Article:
Any way rant over!
This latest software release is really cool, it has a much nicer UI and the menu’s are slick and easy to navigate. Synchronisation is a doddle (and it works!!) – Love it!
I have been won back from the arms of my IPod.....
Just wanted to reference a great blog from my colleague Lars Lindstedt
On a recent trip to the Microsoft Research labs in Cambridge he picked up these top 5 tips for entrepreneurs and innovators.....
1. Look for the gaps. Often the best ideas are right in front of you — you just have to see them. Innovators are consummate observers of what people do and how things get done. They identify gaps between existing products and technologies, and consider how a new approach might be more efficient, engaging or cool. For example, Microsoft researchers observed that traditional answering machines do a poor job of helping people manage their voice messages, particularly for an entire family. So they developed the Bubble Board, a wall-mounted touch screen that gives families a simple, visual way to identify and manage individual phone messages. Try this: Devote a half day to watching how different people interact with an object of your choice, such as a mobile phone or a bicycle or a ticket kiosk. How could the object be improved for a better user experience? What other objects are related to your chosen object’s function? What new strategies might be used to accomplish the same objective, but smarter, faster or more enjoyably?
2. Many heads are better than one. Inspiration drawn from numerous disciplines tends to lead to the most successful products, and rarely does one person embody all of the knowledge required to develop a viable concept. That’s why collaboration is so important to the process of innovation. Surface computing — tabletop computer displays that interact with people and objects in a remarkably intuitive way — is one such example. The research behind surface computing drew upon people who understand electronics, human-computer interaction and computer vision techniques. Microsoft’s Cambridge lab added another layer of innovation on top of this with C-Slate, which allows people at different locations to work together using surface computing. For this project, social anthropologists worked closely with the technical developers to create a useful and intuitive interface. Try this: Invite two or three people who represent very different educational and professional backgrounds to a brainstorming session. Present your innovative idea to the group and ask them to offer their impressions and related ideas. Lead the discussion to capture their creative thinking and practical insights.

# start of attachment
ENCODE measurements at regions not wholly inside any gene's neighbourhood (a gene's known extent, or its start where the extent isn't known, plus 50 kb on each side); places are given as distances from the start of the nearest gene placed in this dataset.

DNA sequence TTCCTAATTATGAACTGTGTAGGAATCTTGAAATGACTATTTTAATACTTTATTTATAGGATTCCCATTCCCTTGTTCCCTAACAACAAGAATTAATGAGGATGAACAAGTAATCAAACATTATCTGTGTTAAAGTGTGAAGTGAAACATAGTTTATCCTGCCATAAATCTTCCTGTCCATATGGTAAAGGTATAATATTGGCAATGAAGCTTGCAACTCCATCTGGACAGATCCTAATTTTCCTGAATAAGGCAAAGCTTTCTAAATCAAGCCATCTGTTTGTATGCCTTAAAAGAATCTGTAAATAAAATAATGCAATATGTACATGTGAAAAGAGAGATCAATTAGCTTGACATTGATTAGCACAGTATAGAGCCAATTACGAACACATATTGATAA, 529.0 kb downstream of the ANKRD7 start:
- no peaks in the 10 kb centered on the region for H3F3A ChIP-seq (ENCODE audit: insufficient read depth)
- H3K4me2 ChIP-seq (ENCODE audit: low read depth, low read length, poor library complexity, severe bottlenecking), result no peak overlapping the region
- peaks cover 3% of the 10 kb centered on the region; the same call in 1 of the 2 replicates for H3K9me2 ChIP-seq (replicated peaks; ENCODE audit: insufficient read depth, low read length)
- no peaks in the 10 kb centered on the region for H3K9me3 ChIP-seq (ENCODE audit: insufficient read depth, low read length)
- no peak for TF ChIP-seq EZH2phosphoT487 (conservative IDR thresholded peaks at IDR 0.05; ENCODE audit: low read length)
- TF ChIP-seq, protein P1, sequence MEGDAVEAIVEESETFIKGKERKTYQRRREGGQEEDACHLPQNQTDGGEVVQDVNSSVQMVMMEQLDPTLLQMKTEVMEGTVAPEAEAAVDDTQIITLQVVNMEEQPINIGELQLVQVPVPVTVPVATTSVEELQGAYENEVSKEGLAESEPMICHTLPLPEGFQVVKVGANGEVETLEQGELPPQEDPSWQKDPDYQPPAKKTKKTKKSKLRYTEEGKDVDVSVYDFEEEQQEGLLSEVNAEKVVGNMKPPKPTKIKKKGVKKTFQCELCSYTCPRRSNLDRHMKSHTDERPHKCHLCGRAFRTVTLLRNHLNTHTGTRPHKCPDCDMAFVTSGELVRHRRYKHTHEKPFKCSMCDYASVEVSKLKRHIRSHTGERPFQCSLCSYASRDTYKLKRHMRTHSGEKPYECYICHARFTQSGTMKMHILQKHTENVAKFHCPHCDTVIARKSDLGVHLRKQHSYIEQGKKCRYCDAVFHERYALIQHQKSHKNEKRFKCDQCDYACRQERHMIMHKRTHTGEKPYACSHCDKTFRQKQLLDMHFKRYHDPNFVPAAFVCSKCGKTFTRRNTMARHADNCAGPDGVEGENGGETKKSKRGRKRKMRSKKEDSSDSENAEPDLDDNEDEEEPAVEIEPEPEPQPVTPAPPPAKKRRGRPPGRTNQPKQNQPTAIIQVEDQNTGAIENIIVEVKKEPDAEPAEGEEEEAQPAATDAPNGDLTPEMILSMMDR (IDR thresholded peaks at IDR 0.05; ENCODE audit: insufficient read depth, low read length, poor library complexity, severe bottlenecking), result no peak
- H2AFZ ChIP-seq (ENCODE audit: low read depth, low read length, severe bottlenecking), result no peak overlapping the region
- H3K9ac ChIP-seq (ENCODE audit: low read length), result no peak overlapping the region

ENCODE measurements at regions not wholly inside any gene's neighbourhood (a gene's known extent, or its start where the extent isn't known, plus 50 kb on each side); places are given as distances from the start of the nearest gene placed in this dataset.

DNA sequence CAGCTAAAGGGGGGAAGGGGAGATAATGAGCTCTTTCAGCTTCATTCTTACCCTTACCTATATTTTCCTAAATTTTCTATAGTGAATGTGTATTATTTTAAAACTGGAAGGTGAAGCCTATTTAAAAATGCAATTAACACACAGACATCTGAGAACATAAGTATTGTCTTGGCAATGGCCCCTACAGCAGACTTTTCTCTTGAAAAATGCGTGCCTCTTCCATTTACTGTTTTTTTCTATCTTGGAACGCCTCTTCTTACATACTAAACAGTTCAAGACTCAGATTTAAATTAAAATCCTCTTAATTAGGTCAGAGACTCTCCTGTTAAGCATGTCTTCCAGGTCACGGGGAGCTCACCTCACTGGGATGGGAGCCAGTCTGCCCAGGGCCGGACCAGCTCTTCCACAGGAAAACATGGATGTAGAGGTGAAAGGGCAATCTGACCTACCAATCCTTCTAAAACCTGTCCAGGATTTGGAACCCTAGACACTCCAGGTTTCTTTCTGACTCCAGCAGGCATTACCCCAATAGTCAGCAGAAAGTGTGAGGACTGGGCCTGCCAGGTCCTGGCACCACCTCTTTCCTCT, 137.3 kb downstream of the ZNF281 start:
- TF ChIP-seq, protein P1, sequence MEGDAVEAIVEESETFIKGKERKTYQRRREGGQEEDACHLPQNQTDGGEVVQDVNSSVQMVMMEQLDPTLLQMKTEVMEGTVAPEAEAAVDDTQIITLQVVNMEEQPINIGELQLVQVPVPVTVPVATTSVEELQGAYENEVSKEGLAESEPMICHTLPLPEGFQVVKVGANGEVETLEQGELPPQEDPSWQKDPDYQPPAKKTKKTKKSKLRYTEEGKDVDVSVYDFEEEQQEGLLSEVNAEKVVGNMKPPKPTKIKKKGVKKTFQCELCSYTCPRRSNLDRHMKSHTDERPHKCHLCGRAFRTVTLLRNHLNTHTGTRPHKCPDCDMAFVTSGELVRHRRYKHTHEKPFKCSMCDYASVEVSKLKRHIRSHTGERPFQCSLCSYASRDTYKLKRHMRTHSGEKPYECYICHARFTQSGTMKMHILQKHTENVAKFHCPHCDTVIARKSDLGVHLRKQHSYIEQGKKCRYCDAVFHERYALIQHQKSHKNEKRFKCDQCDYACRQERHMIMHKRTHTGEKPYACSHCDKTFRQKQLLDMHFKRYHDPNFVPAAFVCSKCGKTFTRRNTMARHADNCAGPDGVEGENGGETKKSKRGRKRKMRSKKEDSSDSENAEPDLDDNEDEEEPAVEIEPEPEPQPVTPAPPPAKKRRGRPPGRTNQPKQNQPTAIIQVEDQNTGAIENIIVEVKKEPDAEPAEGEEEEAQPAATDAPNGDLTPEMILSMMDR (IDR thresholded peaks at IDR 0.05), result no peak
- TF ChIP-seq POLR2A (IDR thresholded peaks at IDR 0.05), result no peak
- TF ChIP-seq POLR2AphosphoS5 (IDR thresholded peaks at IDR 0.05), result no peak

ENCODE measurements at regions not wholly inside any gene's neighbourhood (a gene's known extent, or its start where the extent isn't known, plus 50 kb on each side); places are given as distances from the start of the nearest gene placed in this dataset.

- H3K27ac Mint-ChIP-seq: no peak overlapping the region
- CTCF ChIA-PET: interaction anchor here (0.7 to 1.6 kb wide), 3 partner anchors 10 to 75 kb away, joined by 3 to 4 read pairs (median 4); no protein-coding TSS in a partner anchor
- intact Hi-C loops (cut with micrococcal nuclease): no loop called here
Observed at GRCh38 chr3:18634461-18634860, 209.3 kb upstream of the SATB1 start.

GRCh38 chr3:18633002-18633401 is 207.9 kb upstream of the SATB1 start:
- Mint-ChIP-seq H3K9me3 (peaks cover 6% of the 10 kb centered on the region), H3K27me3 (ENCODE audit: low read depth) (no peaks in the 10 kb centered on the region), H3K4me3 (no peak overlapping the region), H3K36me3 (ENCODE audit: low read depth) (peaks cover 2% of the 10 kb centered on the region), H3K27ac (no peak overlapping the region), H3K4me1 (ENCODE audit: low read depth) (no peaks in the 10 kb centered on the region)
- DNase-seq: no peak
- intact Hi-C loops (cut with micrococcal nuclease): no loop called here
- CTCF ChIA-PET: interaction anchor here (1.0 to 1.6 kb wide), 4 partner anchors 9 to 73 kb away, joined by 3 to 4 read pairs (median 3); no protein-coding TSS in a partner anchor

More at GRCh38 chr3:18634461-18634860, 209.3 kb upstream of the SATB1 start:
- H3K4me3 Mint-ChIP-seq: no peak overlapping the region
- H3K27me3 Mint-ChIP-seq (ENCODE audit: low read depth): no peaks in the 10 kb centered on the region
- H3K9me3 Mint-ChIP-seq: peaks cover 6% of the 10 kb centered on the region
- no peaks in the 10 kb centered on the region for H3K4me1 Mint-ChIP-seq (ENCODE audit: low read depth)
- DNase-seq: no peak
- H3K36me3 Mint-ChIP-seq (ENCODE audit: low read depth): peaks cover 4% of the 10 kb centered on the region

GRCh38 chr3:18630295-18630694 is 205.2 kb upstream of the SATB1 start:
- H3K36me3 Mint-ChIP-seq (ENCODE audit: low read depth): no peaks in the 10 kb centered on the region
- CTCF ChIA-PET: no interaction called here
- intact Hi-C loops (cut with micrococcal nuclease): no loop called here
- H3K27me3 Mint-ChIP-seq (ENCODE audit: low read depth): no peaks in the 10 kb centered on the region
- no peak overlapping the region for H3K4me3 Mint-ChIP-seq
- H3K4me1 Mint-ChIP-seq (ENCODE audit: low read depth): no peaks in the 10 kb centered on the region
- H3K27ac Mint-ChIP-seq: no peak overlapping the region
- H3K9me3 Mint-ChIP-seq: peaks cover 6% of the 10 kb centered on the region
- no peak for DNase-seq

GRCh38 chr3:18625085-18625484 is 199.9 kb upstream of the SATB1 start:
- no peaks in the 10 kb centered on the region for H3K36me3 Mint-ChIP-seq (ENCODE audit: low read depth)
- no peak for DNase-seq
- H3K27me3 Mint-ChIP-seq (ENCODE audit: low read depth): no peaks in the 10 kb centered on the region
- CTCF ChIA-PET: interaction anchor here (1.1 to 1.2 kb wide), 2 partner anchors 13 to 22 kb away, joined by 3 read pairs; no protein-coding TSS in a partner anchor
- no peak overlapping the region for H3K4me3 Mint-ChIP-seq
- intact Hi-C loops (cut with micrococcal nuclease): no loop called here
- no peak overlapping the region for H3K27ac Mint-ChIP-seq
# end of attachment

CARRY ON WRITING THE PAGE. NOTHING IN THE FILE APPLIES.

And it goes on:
3. Do your research. If your idea is so great, why hasn’t someone else already thought of it? The internet is your first stop, to find out whether your idea has already been developed. Online articles, patent information, blogs and company websites are all potential sources of relevant information. You should also reach out to primary sources of information. What experts can you identify who would be willing to advise you and share their knowledge? Try this: Identify a technical or market-focused expert and make an appointment to discuss your innovative idea. Consider your questions carefully beforehand, to ensure you gain the insight that this person can provide.